miércoles, 4 de diciembre de 2013

MERS virus infects family in UAE, kills two in Qatar: WHO: MedlinePlus

MERS virus infects family in UAE, kills two in Qatar: WHO: MedlinePlus


MERS virus infects family in UAE, kills two in Qatar: WHO

Monday, December 2, 2013
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By Kate Kelland, Health and Science Correspondent
LONDON (Reuters) - Another three people in the United Arab Emirates are sick with the Middle East Respiratory Syndrome (MERS) virus and two people infected with it in Qatar have died, the World Health Organisation (WHO) said on Monday.
The new cases in UAE were in a family in Abu Dhabi - a mother, father and an 8-year-old boy - the United Nations health agency said in a disease outbreak update. The parents are both in a critical condition in hospital, the boy has mild respiratory symptoms.
The WHO said the mother gave birth while in hospital, adding the baby, other close family contacts and healthcare staff were being monitored and tested for signs of the virus.
MERS, which emerged last year and can cause coughing, fever and pneumonia, has killed almost 40 percent of the people it has so far infected around the world, with cases in countries across the Middle East as well as in Europe and north Africa.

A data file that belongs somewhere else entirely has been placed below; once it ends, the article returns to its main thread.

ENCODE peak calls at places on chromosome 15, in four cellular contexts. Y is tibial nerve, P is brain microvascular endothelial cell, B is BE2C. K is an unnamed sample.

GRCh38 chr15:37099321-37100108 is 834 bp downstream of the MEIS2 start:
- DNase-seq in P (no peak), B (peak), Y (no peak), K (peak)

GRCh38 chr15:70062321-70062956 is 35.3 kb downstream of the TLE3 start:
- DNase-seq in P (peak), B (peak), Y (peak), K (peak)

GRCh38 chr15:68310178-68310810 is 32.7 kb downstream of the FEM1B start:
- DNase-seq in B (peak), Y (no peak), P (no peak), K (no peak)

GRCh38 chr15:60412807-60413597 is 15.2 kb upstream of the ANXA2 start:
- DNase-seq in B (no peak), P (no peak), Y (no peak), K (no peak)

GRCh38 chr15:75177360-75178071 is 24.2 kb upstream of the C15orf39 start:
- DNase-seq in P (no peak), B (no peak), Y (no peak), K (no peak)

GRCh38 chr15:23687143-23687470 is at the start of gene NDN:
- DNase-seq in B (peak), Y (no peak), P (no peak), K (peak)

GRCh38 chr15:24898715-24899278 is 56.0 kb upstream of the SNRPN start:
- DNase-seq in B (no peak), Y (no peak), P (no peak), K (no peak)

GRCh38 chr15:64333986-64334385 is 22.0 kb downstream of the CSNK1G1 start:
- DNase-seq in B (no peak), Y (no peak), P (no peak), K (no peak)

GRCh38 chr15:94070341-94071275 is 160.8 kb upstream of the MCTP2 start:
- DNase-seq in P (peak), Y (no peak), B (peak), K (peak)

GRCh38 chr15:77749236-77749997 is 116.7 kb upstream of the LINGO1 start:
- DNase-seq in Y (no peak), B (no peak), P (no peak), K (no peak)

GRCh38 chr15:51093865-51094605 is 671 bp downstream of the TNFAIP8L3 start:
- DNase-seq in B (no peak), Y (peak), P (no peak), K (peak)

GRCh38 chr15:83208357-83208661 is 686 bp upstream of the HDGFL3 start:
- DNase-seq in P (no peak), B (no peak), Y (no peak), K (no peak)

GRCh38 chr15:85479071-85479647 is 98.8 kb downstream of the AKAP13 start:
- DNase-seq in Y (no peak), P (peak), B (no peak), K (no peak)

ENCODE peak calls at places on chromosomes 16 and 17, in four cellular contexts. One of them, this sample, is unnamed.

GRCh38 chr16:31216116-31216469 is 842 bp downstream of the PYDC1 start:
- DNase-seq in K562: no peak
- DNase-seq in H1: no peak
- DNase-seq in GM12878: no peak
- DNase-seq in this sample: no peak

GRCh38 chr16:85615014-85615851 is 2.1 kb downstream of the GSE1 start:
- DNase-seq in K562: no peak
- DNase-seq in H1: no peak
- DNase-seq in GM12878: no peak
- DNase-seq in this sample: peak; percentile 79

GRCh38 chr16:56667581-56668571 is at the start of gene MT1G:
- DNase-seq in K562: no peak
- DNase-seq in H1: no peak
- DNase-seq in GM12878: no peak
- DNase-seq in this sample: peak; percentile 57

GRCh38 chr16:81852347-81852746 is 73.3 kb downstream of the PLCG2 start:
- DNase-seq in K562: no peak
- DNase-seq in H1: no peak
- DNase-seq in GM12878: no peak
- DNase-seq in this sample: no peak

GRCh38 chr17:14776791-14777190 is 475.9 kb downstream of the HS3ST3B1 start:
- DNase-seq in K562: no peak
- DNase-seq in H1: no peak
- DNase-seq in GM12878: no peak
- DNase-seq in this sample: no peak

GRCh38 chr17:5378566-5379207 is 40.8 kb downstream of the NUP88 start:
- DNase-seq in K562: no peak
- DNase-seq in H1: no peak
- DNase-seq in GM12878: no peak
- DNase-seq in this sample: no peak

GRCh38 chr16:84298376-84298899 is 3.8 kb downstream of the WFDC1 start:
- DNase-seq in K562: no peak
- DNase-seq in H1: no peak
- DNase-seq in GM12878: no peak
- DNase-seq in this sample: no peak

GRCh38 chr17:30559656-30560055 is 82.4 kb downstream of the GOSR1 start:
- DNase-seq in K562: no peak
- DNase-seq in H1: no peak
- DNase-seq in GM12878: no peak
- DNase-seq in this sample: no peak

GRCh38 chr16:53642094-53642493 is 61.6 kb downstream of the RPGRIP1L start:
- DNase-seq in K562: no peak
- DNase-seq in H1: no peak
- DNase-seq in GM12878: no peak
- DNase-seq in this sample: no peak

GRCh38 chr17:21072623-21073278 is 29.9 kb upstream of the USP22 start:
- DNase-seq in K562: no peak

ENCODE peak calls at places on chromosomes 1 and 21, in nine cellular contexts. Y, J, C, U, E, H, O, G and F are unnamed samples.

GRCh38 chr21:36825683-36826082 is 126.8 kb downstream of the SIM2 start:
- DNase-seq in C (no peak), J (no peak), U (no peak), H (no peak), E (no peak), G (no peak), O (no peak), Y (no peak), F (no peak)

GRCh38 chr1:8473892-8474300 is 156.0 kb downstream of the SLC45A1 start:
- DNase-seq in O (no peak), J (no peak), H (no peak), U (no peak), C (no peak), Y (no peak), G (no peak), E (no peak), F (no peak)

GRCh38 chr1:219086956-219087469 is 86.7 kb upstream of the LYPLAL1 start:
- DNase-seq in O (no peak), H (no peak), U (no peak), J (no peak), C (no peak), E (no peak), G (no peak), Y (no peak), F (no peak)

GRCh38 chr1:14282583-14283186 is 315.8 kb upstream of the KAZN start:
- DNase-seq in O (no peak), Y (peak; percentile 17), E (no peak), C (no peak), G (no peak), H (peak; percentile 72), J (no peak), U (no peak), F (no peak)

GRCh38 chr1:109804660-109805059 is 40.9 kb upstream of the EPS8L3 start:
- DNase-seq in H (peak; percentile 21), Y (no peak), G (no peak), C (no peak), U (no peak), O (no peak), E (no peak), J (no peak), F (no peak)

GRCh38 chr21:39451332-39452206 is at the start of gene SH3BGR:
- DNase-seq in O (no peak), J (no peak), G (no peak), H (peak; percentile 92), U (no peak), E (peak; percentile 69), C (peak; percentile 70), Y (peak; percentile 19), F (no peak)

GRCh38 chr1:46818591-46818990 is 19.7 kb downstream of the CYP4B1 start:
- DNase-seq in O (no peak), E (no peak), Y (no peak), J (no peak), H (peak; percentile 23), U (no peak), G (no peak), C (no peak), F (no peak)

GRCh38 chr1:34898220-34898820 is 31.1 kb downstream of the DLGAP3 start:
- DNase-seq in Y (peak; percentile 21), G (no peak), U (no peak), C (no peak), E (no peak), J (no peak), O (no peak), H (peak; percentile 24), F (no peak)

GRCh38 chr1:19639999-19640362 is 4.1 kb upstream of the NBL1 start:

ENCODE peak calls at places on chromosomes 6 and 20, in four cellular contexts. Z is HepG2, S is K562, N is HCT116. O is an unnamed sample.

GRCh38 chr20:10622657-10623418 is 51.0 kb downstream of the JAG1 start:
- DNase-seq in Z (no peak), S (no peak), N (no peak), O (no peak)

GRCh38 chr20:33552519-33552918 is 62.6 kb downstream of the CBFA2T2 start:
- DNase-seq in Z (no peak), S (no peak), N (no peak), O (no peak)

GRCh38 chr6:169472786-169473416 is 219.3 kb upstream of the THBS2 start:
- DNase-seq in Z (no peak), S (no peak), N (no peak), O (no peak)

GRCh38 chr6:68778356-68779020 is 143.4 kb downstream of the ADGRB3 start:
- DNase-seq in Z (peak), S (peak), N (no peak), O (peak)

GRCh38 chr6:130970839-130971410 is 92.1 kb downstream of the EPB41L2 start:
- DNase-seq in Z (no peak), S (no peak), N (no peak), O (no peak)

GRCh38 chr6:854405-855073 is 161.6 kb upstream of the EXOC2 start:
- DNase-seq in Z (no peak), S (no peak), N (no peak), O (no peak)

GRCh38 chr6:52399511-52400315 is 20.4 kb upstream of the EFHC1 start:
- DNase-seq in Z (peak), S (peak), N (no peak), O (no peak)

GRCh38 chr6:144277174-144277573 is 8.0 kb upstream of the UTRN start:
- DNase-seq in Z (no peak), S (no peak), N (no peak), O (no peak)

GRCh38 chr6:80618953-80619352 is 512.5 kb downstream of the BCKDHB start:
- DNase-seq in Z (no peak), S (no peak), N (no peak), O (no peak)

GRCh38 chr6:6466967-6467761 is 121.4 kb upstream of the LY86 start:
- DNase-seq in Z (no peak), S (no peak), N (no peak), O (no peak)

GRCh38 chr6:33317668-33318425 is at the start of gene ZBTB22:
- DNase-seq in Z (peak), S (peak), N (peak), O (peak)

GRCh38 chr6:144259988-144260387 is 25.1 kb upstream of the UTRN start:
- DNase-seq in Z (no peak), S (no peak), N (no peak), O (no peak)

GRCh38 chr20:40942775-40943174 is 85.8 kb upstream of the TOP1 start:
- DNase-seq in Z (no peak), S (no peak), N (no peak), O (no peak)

The Geneva-based WHO says it has been informed of a total of 163 laboratory-confirmed cases of infection as well as at least a dozen probable cases, and 70 people have died.
Patients diagnosed and reported to date have had respiratory disease as their primary illness, the WHO said.
Diarrhoea is also commonly reported among MERS patients and severe complications include renal failure and acute respiratory distress syndrome (ARDS) with shock.
Scientists have been trying to work out the animal source of MERS virus infections since the first human cases were found in late 2012.
Qatari health officials said last week scientists had found cases of MERS in camels there, fuelling speculation that camels might be the "animal reservoir" of the virus that is passing into humans.
Saudi officials last month also said a camel there had tested positive for MERS a few days after its owner was confirmed to have the virus.
The WHO, which last week said there was not yet enough evidence to say what the source of the human MERS infections is, cautioned on Monday that people with underlying health conditions putting them at high risk of severe disease should "avoid close contact with animals when visiting farms or barn areas where the virus is known to be potentially circulating".
Human cases of MERS have so far been reported in Saudi Arabia, Qatar, Kuwait, Jordan, United Arab Emirates, Oman, Tunisia, France, Germany, Spain, Italy and Britain.
The WHO is due to hold its fourth emergency meeting on MERS on December 4 in Geneva.
(Editing by Janet Lawrence)
Reuters Health
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